Spot trading is a simple way to invest and trade a financial instrument, commodity, or foreign currency or a cryptocurrencies on a specific date. Your first experience with forex or crypto investing will most likely be a spot transaction in the spot market, for example, buying Bitcoin at the market price and holding it in a secure wallet. Below we explore what spot trading is exactly.
Spot exchanges exist for a variety of assets, including cryptocurrencies, equities, commodities, forex, and bonds. You're probably more familiar with spot markets and spot trading than you think. NASDAQ or the New York Stock Exchange are both examples of spot markets.
What is spot trading?
Spot traders attempt to make money in the market by purchasing assets and waiting for them to appreciate in value. When the price of a commodity rises, spot traders will sell their assets for a profit. Spot traders can also short markets. This method involves selling financial assets and repurchasing them when the price drops.
The spot price of an asset is the current market value. You can purchase or sell your assets immediately at the best available spot price using a market order on an exchange. However, should there not be enough liquidity in that market at the time your order might not be executed. There also may not be sufficient volume to meet your demand at that price.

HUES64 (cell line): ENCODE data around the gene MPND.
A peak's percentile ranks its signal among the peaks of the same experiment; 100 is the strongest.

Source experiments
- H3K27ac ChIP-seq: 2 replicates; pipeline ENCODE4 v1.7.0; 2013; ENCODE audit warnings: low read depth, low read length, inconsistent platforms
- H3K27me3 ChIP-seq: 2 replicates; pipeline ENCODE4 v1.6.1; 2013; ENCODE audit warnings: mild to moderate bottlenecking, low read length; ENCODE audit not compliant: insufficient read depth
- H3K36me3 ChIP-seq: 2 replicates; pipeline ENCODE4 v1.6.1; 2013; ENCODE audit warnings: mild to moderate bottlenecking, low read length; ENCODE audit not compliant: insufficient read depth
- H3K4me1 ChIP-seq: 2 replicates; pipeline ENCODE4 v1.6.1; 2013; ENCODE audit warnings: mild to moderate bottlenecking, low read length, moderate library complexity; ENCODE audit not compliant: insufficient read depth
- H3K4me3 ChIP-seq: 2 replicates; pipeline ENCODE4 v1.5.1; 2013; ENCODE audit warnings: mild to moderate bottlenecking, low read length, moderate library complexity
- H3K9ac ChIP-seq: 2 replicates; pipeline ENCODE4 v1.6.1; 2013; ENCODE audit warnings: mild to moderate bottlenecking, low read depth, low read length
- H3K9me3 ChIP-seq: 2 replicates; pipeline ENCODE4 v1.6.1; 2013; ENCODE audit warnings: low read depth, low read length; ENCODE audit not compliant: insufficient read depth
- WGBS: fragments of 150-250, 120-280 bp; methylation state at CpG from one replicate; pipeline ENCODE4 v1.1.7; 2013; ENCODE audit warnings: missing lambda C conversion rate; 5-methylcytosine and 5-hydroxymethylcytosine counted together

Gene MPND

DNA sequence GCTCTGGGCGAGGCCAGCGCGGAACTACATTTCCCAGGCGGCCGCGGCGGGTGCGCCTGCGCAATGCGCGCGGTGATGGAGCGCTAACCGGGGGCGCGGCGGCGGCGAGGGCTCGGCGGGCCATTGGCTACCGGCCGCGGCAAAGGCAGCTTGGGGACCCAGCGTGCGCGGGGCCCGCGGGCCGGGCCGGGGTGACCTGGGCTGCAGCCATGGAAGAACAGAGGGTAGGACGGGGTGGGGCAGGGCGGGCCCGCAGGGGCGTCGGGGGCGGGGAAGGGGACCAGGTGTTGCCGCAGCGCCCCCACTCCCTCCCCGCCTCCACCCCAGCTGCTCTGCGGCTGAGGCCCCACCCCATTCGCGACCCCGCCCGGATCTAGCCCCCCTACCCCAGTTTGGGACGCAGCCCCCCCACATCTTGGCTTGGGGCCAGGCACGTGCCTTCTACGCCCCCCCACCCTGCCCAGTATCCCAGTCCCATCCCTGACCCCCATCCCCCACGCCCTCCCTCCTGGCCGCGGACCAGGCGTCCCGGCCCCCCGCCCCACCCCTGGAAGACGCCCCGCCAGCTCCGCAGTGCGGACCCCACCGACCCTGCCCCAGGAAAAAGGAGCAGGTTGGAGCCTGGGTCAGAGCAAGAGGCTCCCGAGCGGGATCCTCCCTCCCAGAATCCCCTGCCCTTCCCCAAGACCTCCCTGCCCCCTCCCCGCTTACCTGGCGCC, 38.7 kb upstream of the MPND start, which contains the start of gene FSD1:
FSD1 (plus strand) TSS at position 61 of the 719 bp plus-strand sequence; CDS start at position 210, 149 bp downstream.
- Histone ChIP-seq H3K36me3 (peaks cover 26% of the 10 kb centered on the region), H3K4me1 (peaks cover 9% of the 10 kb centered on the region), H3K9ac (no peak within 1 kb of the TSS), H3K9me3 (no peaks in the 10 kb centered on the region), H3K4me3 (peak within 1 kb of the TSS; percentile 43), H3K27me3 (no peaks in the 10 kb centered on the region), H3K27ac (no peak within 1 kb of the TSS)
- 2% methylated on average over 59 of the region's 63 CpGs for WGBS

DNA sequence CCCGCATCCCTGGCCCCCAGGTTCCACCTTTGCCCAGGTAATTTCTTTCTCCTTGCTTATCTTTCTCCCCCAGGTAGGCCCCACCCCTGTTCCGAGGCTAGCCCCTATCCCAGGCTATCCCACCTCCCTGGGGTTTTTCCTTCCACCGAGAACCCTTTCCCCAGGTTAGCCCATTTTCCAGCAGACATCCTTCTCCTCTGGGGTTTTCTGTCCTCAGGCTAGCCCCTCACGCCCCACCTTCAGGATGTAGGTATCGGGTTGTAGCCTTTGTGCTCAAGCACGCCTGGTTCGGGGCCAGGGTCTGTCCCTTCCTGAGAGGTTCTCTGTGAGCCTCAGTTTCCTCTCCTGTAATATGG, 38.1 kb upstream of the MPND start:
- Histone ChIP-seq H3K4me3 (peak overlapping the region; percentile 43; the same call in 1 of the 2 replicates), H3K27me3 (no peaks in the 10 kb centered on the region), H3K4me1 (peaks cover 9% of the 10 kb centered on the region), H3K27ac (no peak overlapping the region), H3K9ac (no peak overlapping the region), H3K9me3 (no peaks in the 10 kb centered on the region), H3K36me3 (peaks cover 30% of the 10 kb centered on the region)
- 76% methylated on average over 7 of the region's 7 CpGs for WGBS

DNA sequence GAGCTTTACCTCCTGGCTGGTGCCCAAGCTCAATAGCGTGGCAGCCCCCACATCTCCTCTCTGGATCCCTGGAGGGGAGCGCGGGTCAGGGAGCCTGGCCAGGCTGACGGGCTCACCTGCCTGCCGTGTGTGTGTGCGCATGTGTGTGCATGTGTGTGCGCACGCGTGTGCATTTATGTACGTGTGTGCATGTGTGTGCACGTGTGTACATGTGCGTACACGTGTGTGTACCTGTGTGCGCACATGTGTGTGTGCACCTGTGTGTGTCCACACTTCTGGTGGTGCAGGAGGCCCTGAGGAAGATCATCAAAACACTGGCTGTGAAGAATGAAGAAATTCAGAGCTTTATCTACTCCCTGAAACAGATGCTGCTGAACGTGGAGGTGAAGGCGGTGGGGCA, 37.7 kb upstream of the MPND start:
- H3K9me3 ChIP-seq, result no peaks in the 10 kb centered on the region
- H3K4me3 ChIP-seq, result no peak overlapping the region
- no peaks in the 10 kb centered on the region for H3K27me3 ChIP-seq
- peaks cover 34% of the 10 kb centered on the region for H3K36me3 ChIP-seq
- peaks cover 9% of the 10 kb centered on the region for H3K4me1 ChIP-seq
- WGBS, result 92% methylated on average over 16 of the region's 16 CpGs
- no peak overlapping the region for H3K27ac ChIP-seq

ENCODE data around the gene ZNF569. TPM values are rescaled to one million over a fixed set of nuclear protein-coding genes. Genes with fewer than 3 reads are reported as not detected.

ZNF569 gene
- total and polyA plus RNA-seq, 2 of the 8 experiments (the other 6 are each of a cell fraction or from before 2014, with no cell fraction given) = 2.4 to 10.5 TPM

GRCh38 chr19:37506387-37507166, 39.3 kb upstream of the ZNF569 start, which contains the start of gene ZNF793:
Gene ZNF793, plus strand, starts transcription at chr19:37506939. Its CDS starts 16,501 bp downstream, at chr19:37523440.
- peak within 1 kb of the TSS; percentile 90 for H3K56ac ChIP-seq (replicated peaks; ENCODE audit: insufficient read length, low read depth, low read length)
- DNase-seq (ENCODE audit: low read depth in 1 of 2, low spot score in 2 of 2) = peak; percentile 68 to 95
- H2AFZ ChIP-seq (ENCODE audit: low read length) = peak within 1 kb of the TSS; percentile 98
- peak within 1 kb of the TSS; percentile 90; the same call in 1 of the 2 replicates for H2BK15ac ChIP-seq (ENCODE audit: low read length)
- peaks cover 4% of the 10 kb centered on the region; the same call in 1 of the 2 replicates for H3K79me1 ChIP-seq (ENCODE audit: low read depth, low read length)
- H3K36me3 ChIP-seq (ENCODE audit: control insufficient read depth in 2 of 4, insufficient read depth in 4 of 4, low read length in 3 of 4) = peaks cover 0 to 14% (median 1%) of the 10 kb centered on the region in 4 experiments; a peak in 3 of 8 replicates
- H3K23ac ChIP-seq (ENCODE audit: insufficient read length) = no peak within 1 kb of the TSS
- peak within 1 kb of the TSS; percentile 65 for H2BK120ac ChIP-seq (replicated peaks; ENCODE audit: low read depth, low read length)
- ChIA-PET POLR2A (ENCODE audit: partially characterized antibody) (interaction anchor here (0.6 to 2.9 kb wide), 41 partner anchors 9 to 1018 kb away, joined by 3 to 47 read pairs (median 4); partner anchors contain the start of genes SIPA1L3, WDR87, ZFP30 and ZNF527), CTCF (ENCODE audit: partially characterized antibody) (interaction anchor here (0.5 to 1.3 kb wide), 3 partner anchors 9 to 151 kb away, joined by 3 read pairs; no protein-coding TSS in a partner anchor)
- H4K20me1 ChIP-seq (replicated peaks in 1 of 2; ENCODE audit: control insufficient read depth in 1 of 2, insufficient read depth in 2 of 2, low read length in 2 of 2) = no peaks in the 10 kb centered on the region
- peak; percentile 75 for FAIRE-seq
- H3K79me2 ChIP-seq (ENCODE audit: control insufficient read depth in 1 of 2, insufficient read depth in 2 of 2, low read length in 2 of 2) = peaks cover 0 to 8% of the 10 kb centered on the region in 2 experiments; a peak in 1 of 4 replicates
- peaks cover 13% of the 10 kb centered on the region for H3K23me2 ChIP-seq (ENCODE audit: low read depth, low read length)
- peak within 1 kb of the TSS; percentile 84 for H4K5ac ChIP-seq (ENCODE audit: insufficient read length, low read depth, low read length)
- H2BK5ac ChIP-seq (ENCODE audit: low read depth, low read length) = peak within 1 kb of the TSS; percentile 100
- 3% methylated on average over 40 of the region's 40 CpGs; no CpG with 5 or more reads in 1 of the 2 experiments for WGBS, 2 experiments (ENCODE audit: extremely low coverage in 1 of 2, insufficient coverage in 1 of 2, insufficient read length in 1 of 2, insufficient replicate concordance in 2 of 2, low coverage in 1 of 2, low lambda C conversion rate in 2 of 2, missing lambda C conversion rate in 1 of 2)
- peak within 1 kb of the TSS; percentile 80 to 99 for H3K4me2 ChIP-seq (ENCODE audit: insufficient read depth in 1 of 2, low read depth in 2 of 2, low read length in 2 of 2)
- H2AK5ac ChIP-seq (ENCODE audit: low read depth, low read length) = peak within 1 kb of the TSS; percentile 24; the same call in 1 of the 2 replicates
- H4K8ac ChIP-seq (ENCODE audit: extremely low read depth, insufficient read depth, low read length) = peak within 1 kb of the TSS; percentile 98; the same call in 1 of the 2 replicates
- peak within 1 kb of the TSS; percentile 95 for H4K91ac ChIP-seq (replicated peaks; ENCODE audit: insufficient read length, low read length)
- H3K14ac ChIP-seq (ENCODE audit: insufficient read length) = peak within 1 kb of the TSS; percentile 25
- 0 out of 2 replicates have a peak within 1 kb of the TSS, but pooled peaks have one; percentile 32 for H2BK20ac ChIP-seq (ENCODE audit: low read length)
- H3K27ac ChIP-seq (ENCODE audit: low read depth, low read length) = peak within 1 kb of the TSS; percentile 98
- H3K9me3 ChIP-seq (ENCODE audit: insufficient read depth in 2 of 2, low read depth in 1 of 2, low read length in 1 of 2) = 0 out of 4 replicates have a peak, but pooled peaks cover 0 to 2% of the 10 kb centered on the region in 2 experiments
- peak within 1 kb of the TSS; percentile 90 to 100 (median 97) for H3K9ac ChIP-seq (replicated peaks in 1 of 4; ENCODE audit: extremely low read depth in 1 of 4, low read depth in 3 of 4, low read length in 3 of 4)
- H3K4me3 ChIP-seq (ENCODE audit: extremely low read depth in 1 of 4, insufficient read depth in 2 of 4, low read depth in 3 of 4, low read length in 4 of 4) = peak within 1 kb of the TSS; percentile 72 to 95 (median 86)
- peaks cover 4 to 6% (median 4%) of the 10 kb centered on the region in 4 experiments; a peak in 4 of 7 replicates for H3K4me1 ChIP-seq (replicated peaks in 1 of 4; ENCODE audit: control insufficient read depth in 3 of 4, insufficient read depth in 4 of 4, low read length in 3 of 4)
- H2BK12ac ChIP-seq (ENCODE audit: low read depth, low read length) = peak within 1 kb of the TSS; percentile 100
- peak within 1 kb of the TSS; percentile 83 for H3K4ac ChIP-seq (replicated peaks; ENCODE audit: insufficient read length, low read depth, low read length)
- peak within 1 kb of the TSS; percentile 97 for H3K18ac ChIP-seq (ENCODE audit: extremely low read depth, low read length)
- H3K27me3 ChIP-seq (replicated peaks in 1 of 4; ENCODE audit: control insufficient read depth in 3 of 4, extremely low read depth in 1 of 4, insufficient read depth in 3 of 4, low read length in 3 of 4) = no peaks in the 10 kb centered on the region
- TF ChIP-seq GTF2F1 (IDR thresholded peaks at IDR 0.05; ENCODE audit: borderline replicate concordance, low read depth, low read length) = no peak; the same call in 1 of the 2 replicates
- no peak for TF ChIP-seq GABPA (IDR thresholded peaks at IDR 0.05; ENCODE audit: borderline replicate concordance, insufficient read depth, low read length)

For example, if your order is for 5 BTC at the spot price, but only 2 are on offer, you will have to fill the rest of your order with BTC at a different price. Spot prices change in real-time, and are updated and changed in real-time as orders are matched. Over-the-counter spot trading is different than this (more on this below).
Delivery times vary depending on the asset, with cryptocurrencies typically executed instantly while stocks and equities might take a few days. This might be displayed as T+2 which illustrates the trade date plus two business days. With modern-day digitized systems, delivery is almost immediate, particularly with the crypto markets operating 24/7, while OTC and peer-to-peer trading might take a little longer.